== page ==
This Article 
 Bibliographic References 
 Add to: 
Faking Dynamics of Ropes and Springs
May-June 1997 (vol. 17 no. 3)
pp. 31-39
This article describes a simple method for modeling flexible linear bodies such as ropes and springs, using no dynamic simulation, procedural animation, or constraint methods-animators create motion by adjusting the shape of models over time using traditional keyframe methods. The approach taken is to provide a default natural rest shape and provide controls that perform gross modification and wave-shaped deformation of the rest shape. The resulting models provide animators with intuitive control and the means to interactively create motion that is both visually plausible and tailored to the frame-to-frame needs of particular animations. This technique has been used successfully in animation production over the past few years, in particular for various ropes and the "Slinky Dog" in the movie Toy Story.

1. J. Lasseter, "Principles of Traditional Animation Applied to 3D Computer Animation," Computer Graphics (Proc. Siggraph), Vol. 21, No. 4, July 1987, pp. 35-44.
2. R. Barzel and A.H. Barr, "A Modeling System Based on Dynamic Constraints," Computer Graphics (Proc. Siggraph), Vol. 22, No. 4, Aug. 1988, pp. 179-188.
3. Z. Liu, S.J. Gortler, and M.F. Cohen, "Hierarchical Spacetime Control," Proc. Annual Conf. Series ACM Siggraph, ACM Press, New York, 1994, pp. 35-42.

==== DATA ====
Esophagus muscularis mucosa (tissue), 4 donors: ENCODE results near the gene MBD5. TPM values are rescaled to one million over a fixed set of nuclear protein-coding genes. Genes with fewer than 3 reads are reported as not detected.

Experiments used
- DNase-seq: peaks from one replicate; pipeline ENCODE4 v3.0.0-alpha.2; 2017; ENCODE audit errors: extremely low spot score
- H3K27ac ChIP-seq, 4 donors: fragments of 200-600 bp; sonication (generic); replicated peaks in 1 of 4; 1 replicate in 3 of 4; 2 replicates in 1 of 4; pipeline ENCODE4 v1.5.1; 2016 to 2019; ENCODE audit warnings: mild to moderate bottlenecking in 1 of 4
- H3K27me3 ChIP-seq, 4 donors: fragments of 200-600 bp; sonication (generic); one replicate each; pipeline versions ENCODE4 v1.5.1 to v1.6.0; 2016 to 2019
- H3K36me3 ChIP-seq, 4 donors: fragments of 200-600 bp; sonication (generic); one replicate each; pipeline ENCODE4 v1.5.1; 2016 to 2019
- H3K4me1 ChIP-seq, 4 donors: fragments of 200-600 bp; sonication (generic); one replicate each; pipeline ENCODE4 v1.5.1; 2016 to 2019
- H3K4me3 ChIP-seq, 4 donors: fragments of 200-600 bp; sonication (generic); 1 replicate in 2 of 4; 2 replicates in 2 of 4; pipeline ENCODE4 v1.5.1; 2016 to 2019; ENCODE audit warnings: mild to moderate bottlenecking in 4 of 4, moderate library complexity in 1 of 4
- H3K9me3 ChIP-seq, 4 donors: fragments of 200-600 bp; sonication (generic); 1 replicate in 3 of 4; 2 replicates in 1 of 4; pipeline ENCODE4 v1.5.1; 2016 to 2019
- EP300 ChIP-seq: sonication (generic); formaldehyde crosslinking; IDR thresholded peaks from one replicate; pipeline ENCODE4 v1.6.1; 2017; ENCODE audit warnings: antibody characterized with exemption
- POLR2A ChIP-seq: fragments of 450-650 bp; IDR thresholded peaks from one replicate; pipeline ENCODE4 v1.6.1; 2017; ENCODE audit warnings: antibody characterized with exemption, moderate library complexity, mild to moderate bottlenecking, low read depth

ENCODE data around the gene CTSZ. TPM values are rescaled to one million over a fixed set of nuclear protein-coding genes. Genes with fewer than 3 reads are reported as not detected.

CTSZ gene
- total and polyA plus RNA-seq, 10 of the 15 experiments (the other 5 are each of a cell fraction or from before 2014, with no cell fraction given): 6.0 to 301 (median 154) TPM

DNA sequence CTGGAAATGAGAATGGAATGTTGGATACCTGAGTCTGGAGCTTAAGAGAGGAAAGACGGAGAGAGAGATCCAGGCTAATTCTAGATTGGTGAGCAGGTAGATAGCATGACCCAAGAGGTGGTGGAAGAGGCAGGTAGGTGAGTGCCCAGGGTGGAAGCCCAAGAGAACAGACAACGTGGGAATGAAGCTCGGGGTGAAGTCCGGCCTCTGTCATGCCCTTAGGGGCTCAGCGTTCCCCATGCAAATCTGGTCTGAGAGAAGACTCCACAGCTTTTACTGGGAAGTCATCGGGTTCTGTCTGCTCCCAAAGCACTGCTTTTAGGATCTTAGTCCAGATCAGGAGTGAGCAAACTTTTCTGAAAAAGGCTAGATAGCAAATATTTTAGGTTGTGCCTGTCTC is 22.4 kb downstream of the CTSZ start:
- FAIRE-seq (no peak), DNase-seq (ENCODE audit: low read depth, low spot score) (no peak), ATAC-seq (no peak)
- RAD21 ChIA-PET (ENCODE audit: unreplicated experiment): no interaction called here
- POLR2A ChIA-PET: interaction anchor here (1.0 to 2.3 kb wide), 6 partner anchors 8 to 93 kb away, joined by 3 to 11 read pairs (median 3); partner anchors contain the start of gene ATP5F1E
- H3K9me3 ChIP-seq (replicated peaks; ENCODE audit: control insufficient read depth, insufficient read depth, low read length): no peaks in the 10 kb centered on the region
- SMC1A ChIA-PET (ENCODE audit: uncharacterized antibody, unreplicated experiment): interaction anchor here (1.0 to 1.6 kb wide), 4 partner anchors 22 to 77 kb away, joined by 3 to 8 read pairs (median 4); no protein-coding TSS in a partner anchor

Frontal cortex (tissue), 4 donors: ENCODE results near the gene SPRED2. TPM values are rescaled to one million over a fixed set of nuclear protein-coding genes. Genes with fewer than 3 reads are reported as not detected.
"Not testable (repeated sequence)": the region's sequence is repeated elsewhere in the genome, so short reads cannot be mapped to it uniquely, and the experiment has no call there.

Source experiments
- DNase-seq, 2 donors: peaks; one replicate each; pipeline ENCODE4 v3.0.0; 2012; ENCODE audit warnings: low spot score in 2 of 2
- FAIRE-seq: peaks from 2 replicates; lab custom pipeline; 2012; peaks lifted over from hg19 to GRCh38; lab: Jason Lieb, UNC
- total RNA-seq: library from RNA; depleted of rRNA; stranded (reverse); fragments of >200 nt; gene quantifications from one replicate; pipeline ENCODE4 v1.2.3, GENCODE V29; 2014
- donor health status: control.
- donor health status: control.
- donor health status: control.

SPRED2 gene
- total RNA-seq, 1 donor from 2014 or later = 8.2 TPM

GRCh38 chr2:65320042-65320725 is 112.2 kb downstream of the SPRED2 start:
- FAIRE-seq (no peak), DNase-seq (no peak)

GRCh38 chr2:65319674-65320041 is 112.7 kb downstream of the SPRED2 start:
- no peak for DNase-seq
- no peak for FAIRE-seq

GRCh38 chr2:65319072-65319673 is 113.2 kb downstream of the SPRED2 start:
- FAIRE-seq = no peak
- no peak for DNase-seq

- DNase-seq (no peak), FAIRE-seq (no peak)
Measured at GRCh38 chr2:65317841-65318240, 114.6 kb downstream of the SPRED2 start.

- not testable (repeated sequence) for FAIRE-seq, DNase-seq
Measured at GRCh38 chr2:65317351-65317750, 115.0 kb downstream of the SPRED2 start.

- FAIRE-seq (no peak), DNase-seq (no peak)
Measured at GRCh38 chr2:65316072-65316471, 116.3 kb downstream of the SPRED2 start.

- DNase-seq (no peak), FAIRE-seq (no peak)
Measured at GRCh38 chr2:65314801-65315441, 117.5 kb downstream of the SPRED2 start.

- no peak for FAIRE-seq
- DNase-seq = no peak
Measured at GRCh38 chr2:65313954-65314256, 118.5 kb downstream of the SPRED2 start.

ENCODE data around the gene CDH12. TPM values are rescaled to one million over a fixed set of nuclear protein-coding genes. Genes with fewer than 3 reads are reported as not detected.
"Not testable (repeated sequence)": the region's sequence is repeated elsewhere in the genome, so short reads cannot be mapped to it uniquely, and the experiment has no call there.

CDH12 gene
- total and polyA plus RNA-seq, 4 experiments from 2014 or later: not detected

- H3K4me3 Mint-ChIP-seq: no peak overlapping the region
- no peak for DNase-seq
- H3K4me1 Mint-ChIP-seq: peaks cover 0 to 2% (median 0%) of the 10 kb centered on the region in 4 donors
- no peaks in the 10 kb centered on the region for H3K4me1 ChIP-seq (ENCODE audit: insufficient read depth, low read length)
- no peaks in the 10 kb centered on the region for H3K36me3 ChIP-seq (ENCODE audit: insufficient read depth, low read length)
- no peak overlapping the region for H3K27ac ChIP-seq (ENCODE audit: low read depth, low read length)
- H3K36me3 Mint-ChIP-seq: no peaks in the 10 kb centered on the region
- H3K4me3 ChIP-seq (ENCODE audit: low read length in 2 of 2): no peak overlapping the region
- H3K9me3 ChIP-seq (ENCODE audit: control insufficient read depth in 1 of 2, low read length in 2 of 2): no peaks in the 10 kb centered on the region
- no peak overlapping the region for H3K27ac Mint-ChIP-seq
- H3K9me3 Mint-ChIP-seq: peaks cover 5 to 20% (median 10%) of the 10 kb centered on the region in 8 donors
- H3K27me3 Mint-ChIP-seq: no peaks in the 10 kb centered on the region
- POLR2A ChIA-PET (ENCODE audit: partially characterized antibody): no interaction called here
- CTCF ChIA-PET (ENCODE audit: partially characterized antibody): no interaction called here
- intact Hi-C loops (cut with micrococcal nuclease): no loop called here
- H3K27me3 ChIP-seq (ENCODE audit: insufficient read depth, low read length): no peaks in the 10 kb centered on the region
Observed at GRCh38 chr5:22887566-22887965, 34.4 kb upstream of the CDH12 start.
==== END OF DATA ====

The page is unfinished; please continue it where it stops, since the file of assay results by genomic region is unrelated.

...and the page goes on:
4. A. Pentland and J. Williams, “Good Vibrations: Modal Dynamics for Graphics and Animation,” Proc. ACM SIGGRAPH, pp. 215-222, 1989.
5. J.E. Chadwick,D.R. Haumann,, and R.E. Parent,“Layered construction for deformable animated characters,” Computer Graphics (SIGGRAPH’89 Proceedings), vol. 23, no. 3, pp. 243-252, 1989.
6. D. Terzopoulos and A. Witkin, "Physically Based Models with Rigid and Deformable Components," Proc. Graphics Interface, Morgan Kaufmann, Palo Alto, Calif., 1988, pp. 146-154.
7. R. Barzel, J.F. Hughes, and D. Wood, "Plausible Motion Simulation for Computer Graphics Animation," Eurographics Workshop on Animation and Simulation, Springer Verlag, New York, 1996, pp. 183-197.
8. W.T. Reeves, E.F. Ostby, and S.J. Leffler, "The Menv Modeling and Animation Environment," J. of Visualization and Computer Animation, Vol. 1, 1990, pp. 33-40.
9. R.P. Feynman, R.B. Leighton, and M. Sands, The Feynman Lectures on Physics, Vol. 1, Addison-Wesley, Reading, Mass., 1963.
1. R.H. Bartels, J.C. Beatty, and B.A. Barsky, An Introduction to Splines for Use in Computer Graphics and Geometric Modeling, Morgan Kaufmann, Los Altos, Calif., 1987.
2. J. Weil,“The synthesis of cloth objects,” Computer Graphics (SIGGRAPH’86 Proc.), D.C. Evans and R.J. Athay, eds., vol. 20, pp. 49-54, Aug. 1986.
3. J. Bloomenthal, "Calculation of Reference Frames along a Space Curve," Graphics Gems, A.S. Glassner, ed., Academic Press, Boston, 1990, pp. 567-571.
4. A.H. Barr, "Global and Local Deformations of Solid Primitives," Computer Graphics (Proc. Siggraph), Vol. 18, No. 3, July 1984, pp. 21-30.

Ronen Barzel, "Faking Dynamics of Ropes and Springs," IEEE Computer Graphics and Applications, vol. 17, no. 3, pp. 31-39, May-June 1997, doi:10.1109/38.586016
Usage of this product signifies your acceptance of the Terms of Use.